Different Elements In The Book And Their Dates

As there are undoubtedly conflicting elements in the book, it is possible to assume either a diversity of authorship or a diversity of sources. The latter view is advocated by Ryssel and Ginzberg, the former by Kabisch, de Faye, R. H. Charles and Beer (Herzog's Realenc., art. "Pseudepigraphen des Alten Testaments," p. 250). A short summary may here be given of the grounds on which the present writer has postulated a diversity of authorship. If the letter to the tribes in captivity (lxxviii.-lxxxvi.) be disregarded, the book falls into seven sections separated by fasts, save in one case (after xxxv.) where the text is probably defective. These sections, which are of unequal length, are - (1) i.-v. 6; (2) v. 7-viii.; (3) ix.-xii. 4; (4) xii. 5-xx.; (5) xxi.-xxxv.; (6) xxxvi.-xlvi.; (7) xlvii.-lxxvii. These treat of the Messiah and the Messianic kingdom, the woes of Israel in the past and the destruction of Jerusalem in the present, as well as of theological questions relating to original sin, free will, works, the number of the saved, the nature of the resurrection body, etc. The views expressed on several of the above subjects are often conflicting.

In one class of passages there is everywhere manifest a vigorous optimism as to Israel's ultimate well-being on earth, and the blessedness of the chosen people in the Messianic kingdom is sketched in glowing and sensuous colours (xxix., xxxix.-xl., lxiii.-lxxiv.). Over against these passages stand others of a hopelessly pessimistic character, wherein, alike as to Israel's present and future destiny on earth, there is written nothing save "lamentation, and mourning, and woe." The world is a scene of corruption, its evils are irremediable, its end is nigh, and the advent of the new and spiritual world at hand. The first to draw attention to the composite elements in this book was Kabisch (Jahrbücher f. protest. Theol., 1891, pp. 66-107). This critic regarded xxiv. 3-xxix., xxxvi.-xl. and liii.-lxxiv. as independent sources written before the fall of Jerusalem, A.D. 70, and his groundwork, which consists of the rest of his book, with the exception of a few verses, as composed after that date.

All these elements were put together by a Christian contemporary of Papias. Many of these conclusions were arrived at independently by a French scholar, De Faye (Les Apocalypses juives, 1892, pp. 25-28, 76-103, 192-204). The present writer (Apocalypse of Baruch, 1896, pp. liii.-lxvii.), after submitting the book to a fresh study, has come to the following conclusions: - The book is of Pharisaic authorship and composed of six independent writings - A1, A2, A3, B1, B2, B3. The first three were composed when Jerusalem was still standing and the Messiah and the Messianic kingdom were expected: A1, a mutilated apocalypse = xxvii.-xxx. 1; A2, the Cedar and Vine Vision = xxxvi.-xl.; A3, the Cloud Vision = liii.-lxxiv. The last three were written after A.D. 70, and probably before 90. Thus B3 = lxxxv. was written by a Jew in exile, who, despairing of a national restoration, looked only for a spiritual recompense in heaven. The rest of the book is derived from B1 and B2, written in Palestine after A.D. 70. These writings belong to very different types of thought.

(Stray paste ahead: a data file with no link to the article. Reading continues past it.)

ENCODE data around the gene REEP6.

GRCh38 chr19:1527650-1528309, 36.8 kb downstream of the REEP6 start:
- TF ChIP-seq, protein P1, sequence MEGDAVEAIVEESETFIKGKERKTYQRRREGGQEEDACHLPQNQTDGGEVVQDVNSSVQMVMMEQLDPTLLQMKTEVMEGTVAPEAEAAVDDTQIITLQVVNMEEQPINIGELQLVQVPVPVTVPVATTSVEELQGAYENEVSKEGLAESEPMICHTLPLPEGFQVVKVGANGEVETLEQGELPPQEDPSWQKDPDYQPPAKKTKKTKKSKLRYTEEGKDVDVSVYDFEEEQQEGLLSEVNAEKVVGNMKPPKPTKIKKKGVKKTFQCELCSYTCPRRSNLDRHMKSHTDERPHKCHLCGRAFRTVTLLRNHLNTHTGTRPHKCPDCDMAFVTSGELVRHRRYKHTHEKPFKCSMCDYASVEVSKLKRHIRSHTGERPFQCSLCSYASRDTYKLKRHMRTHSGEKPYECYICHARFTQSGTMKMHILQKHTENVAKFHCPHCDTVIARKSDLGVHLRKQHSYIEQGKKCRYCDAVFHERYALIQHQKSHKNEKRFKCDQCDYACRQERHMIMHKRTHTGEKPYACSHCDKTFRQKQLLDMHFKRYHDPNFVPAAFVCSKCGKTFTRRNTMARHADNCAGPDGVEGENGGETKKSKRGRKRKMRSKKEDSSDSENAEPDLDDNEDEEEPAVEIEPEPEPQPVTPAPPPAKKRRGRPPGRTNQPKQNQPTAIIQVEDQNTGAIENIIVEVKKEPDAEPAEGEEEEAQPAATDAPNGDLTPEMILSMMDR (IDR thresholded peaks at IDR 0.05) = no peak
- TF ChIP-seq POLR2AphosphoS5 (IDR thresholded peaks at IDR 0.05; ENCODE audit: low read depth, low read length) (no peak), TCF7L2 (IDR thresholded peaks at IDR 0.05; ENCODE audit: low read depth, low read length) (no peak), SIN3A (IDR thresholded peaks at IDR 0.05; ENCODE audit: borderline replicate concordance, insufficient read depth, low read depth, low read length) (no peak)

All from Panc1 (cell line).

In B1 the earthly Jerusalem is to be rebuilt, but not so in B2; in the former the exiles are to be restored, but not in the latter; in the former a Messianic kingdom without a Messiah is expected, but no earthly blessedness of any kind in the latter, etc. B1 = i.-ix. 1, xxxii. 2-4, xliii.-xliv. 7, xlv.-xlvi., lxxvii.-lxxxii., lxxxiv., lxxxvi.-lxxxvii. B2 = ix.-xxv., xxx. 2-xxxv., xli.-xlii., xliv. 8-15, xlvii.-lii., lxxv.-lxxvi., lxxxiii. The final editor of the work wrote in the name of Baruch the son of Neriah.

The above critical analyses were attacked and rejected by Clemen (Stud. und Krit., 1898, 211 sqq.). He fails, however, in many cases to recognize the difficulties at issue, and those which cannot be ignored he sets down to the conflicting apocalyptic traditions, on which the author was obliged to draw for his subject-matter. Though Ryssel (Kautzsch, Apok. u. Pseud. des A. T. ii. 409) has followed Clemen, neither has given any real explanation of the disorder of the book as it stands at present. Beer (op. cit.) agrees that xxxvi.-xl. and liii.-lxx. are of different authorship from the rest of the book and belong to the earlier date.